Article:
Royal milestones are proven cash cows for celebrity weeklies: Between newsstand sales, special issues and features, the magazine industry raked in an estimated $31 million from the royal wedding in 2011. Now, the celebrity tabloids and their digital counterparts are getting ready to reap the benefits of the royal union with Prince William and the Duchess of Cambridge's first baby.
While Buckingham Palace has avoided releasing an official due date, People magazine managing editor Larry Hackett said Monday that he had it on good authority that Monday was the day. The title has long had an affinity for the Royal Family: Since it first featured Prince Charles on its cover in 1974, five of the magazine’s best-selling covers have featured British royals (Prince William’s birth in 1982 sold 2.6 million copies on the newsstands, while the prince’s wedding to Kate Middleton in 2011 sold 2.1 million). People has already dedicated four covers to Kate’s pregnancy since it was announced in late 2012.
People is planning “blowout coverage” of the birth, in print and on People.com, where there already is a dedicated Royals channel and Royal Baby Timeline. (There’s also a Special Collector’s Book slated for release in August; news may be broken online these days, but moments that need savoring still call for commemorative publications.) A full-time London bureau chief and several freelancers are on the ground in the U.K. preparing to get the story.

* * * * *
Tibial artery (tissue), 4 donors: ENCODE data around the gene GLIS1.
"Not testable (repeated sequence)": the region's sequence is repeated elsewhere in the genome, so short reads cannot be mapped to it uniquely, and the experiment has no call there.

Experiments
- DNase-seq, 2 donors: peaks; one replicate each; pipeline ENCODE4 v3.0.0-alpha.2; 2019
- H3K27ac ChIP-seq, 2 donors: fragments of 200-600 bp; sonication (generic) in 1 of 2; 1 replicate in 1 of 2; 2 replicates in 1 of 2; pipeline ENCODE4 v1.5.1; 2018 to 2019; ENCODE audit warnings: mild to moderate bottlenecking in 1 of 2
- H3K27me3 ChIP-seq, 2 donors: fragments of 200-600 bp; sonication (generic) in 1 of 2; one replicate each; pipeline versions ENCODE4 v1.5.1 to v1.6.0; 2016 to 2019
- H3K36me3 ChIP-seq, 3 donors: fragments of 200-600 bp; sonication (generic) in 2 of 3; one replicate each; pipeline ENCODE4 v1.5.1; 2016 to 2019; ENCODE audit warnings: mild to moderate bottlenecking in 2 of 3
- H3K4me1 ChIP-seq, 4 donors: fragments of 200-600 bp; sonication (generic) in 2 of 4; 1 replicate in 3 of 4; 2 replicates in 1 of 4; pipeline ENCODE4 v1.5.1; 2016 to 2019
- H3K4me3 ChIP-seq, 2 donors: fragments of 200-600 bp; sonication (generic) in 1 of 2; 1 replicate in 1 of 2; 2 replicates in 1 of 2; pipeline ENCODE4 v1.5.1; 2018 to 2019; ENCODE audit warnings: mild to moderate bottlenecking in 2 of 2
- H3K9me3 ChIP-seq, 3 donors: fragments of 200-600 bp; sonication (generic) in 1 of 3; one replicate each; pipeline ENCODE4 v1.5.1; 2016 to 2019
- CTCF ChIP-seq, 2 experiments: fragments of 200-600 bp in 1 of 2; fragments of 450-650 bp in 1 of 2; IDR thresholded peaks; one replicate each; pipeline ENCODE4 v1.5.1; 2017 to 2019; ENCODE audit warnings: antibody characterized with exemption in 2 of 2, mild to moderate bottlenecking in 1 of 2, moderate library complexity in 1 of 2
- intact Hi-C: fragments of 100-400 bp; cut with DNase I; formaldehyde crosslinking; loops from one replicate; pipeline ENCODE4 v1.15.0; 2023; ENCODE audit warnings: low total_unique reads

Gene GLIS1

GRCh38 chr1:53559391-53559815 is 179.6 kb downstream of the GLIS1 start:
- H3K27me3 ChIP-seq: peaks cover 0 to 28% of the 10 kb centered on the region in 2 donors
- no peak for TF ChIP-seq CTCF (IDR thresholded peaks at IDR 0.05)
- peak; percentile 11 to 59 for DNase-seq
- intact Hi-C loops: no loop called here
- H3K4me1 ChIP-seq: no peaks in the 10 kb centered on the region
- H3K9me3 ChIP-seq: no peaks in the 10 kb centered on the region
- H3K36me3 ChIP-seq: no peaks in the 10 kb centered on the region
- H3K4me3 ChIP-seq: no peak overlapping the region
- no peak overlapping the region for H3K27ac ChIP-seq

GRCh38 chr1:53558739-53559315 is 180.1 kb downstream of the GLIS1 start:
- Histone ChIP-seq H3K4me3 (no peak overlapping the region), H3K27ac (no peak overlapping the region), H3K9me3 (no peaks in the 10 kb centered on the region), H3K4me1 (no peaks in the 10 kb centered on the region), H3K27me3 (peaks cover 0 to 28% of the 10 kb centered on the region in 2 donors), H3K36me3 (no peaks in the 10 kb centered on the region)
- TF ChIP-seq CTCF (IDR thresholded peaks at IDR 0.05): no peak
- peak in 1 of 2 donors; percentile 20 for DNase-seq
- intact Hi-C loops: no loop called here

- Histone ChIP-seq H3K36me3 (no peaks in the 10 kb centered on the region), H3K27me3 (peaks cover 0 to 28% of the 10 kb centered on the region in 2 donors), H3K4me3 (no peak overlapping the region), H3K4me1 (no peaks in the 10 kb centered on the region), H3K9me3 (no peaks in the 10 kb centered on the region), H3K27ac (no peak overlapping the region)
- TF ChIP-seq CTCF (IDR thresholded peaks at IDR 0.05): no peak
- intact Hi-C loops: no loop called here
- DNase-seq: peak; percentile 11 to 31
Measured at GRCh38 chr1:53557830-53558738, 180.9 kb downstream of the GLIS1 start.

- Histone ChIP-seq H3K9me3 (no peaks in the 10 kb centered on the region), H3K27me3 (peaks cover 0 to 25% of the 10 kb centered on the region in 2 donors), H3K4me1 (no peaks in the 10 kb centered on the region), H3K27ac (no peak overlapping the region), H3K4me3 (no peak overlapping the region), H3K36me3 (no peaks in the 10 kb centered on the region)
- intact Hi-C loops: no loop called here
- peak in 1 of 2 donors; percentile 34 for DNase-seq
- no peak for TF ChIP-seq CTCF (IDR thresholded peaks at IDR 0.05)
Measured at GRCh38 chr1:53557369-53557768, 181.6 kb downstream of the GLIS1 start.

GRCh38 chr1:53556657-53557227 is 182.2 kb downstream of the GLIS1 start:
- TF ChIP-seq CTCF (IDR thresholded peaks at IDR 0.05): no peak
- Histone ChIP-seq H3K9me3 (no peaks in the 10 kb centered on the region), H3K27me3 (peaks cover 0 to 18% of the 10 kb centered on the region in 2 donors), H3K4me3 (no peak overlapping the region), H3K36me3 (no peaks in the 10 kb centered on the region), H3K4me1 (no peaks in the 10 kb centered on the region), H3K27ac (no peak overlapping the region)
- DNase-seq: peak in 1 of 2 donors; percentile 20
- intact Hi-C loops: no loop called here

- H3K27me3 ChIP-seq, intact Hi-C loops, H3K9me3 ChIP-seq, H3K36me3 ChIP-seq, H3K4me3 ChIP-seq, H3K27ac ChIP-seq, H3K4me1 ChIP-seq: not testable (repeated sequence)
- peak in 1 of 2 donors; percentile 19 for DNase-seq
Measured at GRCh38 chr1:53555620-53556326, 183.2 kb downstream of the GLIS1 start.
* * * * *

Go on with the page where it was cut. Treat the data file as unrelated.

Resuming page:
Over at Bauer, In Touch and Life & Style magazines have a team of reporters and an editor in London dedicated to the royal baby’s arrival. The titles have already had newsstand success with pregnancy coverage -- a recent Life & Style cover touting “Kate Middleton's Delivery Drama” was its best-selling to date, according to a rep -- and Dan Wakeford, editor-in-chief of In Touch and Life & Style, said that he expects the birth itself to be even bigger news than the royal wedding for weeklies.
Us Weekly, which was closing its upcoming issue Monday, managed to secure one of 10 dedicated press spots outside of the private wing of St. Mary's Hospital in London where the baby will be born, said executive editor Albert Lee. Us already released a special newsstand-only issue, “Raising a Royal Baby,” last month and plans to release a second one after the baby is born. “A lot of readers will be served by going online” for immediate baby news, said Lee, “but some will also want to pick up a collector’s issue to commemorate the event.”
Online, Yahoo’s OMG is working with editorial staff at its U.K. counterpart to cover the news. Its women's site Yahoo Shine has had a team of editors on call around the clock since last week waiting to populate its Royal Baby Buzz microsite. After the big day, expect weeks worth of photo galleries, videos and follow-up stories dissecting every detail of the birth. (And, of course, what Kate was wearing.)